Help Me Get Ready For My Child’s First Cell Phone

When you put all these together, it’s easy to see why this is such a source of stress for families. Do you wish there was a course on this? After years of research and talking with families, I’ve  created:

Phonewise Boot Camp for parents to help parents get ready for this milestone.

This course will cover:

    • Planning and organizing your physical space at home to maximize positive outcomes
    • Common digital citizenship challenges for new cellphone/smartphone users
    • What social skills kids need to be successful with their phones and more.
    • Planning for boundaries around when your child will have access to the device

 

Sign Me Up!

 

 Getting Your Child a Phone? Are you ready? Are they ready? Join my Phonewise Boot Camp for Parents to get ready to support them through this important transition. Would you like informative posts like this in your inbox? Sign up here.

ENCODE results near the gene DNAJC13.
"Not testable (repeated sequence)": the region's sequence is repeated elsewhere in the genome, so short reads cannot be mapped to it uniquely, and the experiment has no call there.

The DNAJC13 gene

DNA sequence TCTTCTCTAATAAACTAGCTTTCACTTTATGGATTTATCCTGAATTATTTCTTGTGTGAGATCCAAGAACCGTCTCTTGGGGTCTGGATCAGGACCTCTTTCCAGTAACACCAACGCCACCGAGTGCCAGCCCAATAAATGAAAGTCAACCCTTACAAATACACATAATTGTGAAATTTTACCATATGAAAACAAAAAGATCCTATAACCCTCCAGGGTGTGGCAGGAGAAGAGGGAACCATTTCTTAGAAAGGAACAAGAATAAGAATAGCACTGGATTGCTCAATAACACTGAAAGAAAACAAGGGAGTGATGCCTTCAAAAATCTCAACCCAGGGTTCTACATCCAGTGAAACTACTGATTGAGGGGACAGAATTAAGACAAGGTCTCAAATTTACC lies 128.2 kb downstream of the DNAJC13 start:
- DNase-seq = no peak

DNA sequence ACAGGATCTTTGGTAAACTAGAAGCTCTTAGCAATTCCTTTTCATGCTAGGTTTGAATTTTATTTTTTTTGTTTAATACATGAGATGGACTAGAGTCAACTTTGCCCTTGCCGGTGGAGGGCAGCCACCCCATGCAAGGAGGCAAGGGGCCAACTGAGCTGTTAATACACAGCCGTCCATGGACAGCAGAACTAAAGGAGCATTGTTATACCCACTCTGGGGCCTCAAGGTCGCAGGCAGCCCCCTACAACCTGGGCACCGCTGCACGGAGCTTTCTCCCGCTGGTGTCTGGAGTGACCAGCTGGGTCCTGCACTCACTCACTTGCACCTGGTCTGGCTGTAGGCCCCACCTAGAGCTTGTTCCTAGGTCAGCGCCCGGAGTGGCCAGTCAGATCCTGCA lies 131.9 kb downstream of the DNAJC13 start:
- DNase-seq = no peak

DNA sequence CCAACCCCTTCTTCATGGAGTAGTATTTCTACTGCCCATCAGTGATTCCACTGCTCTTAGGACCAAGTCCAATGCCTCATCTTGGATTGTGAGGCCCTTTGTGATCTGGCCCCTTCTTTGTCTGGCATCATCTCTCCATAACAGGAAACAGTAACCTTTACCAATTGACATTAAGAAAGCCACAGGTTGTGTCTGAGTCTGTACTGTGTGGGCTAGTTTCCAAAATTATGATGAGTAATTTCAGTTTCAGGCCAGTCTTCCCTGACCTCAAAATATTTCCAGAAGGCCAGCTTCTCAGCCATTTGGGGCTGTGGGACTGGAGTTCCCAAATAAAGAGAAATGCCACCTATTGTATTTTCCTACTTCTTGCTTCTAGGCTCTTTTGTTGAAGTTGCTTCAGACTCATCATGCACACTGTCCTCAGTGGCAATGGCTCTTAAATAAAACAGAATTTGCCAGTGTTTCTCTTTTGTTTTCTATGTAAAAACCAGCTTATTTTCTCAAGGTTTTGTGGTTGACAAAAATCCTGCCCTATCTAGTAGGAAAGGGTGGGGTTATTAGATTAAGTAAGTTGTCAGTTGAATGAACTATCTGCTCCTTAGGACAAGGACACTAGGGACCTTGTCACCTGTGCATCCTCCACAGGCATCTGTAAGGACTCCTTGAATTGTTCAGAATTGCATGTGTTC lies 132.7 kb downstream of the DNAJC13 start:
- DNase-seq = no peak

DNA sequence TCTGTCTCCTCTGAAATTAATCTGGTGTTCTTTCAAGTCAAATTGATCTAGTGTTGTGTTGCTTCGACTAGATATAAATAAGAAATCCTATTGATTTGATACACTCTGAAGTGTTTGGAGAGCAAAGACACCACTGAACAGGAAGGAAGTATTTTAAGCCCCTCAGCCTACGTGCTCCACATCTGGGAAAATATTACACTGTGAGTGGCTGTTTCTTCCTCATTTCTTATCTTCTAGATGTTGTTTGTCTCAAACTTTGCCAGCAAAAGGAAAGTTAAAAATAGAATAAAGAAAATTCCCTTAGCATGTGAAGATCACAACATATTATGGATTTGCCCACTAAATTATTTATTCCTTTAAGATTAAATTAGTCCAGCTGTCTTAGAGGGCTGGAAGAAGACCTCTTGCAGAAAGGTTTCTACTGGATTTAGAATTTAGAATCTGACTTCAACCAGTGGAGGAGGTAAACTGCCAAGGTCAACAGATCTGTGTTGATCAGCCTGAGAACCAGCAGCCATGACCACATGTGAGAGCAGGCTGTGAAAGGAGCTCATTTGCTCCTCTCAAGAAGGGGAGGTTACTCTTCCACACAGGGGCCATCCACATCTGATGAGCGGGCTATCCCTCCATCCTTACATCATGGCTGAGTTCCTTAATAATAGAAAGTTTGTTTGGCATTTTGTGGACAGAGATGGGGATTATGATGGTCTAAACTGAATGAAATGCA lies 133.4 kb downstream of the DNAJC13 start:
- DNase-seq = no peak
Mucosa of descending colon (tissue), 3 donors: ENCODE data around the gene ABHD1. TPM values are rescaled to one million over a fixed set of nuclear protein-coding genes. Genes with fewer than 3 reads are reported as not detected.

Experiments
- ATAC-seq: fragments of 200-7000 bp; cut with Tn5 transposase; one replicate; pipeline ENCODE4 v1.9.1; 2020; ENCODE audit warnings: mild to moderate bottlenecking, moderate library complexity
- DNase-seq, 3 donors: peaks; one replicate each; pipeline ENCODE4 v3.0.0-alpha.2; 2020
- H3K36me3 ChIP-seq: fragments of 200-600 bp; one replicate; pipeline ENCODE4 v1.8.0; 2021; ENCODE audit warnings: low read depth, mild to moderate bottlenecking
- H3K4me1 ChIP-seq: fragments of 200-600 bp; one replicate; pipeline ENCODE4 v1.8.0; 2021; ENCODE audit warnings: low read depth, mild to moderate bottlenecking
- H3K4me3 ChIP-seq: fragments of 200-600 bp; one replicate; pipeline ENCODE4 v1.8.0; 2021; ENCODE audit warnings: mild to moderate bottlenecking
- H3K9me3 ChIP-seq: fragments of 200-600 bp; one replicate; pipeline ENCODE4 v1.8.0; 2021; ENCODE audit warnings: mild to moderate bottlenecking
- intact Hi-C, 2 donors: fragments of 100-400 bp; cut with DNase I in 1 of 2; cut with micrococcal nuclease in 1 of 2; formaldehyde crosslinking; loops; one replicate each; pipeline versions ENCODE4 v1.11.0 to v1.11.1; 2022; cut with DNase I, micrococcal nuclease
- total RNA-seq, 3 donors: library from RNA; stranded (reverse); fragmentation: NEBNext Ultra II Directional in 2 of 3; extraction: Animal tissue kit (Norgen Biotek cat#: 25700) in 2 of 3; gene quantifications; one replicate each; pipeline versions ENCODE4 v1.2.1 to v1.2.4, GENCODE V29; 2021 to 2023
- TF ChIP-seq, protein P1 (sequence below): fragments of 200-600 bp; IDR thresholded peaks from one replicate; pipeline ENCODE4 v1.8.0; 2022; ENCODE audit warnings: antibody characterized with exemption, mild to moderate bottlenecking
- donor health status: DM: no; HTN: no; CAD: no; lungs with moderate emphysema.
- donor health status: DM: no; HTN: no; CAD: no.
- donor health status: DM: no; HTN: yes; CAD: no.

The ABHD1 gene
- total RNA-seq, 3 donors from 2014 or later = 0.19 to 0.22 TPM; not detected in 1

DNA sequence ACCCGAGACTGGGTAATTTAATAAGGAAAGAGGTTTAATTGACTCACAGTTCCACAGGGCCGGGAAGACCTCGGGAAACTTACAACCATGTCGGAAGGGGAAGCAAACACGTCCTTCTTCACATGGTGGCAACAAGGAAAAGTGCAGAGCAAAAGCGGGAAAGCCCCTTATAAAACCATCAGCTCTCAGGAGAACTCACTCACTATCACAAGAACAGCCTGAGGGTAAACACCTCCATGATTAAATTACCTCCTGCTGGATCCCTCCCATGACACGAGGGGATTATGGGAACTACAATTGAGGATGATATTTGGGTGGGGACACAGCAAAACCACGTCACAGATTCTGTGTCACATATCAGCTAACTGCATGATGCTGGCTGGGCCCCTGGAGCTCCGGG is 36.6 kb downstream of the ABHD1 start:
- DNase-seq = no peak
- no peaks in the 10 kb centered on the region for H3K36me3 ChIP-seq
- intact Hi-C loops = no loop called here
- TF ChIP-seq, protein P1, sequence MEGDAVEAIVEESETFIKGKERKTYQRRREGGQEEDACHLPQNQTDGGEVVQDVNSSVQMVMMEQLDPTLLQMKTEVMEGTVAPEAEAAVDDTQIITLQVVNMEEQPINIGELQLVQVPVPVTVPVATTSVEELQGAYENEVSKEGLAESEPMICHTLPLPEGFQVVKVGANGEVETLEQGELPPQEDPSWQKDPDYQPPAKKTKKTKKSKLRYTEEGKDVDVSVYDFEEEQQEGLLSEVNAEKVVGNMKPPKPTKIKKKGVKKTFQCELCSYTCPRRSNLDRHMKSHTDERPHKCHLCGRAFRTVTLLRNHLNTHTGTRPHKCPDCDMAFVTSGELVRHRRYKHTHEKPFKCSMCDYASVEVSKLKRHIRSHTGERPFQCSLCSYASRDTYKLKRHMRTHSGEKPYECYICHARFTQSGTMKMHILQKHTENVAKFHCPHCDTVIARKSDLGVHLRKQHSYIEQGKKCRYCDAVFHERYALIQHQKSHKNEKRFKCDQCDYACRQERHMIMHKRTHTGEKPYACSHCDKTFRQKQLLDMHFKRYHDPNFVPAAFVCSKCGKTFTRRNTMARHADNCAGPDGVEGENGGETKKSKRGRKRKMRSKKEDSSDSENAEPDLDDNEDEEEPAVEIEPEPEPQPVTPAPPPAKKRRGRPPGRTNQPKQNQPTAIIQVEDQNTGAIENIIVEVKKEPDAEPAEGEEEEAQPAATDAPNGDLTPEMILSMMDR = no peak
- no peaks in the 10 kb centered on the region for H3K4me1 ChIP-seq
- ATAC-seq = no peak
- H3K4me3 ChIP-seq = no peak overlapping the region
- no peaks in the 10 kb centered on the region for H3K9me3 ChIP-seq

Photo Credit: Top Photo is by Daniela Reinsch

What 20 year olds REALLY do on Snapchat (hint: NOT sexting)

Guest Post

By Raising Digital Natives Intern, Gemmie F. (20 years old)

Since downloading the Snapchat app last fall, it’s become one of my go-to ways to communicate with the people in my life. I love it. I don’t care if my roommate is in the next room, if I want her to bring me something so I don’t have to get off the couch I’m going to send a picture of my best “please do me a favor” face with a caption such as “Please bring me my charger” or “Want to order me some sushi?” While my example makes me sound extremely lazy, Snapchat is a great way to keep in touch with my friends and family, sometimes even when they’re physically close to me.